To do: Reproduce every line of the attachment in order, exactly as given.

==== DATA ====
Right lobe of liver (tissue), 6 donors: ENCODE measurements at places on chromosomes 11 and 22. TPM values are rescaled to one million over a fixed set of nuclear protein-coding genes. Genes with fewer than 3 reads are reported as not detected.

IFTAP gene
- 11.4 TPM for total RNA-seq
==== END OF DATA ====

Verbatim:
Right lobe of liver (tissue), 6 donors: ENCODE measurements at places on chromosomes 11 and 22. TPM values are rescaled to one million over a fixed set of nuclear protein-coding genes. Genes with fewer than 3 reads are reported as not detected.

IFTAP gene
- 11.4 TPM for total RNA-seq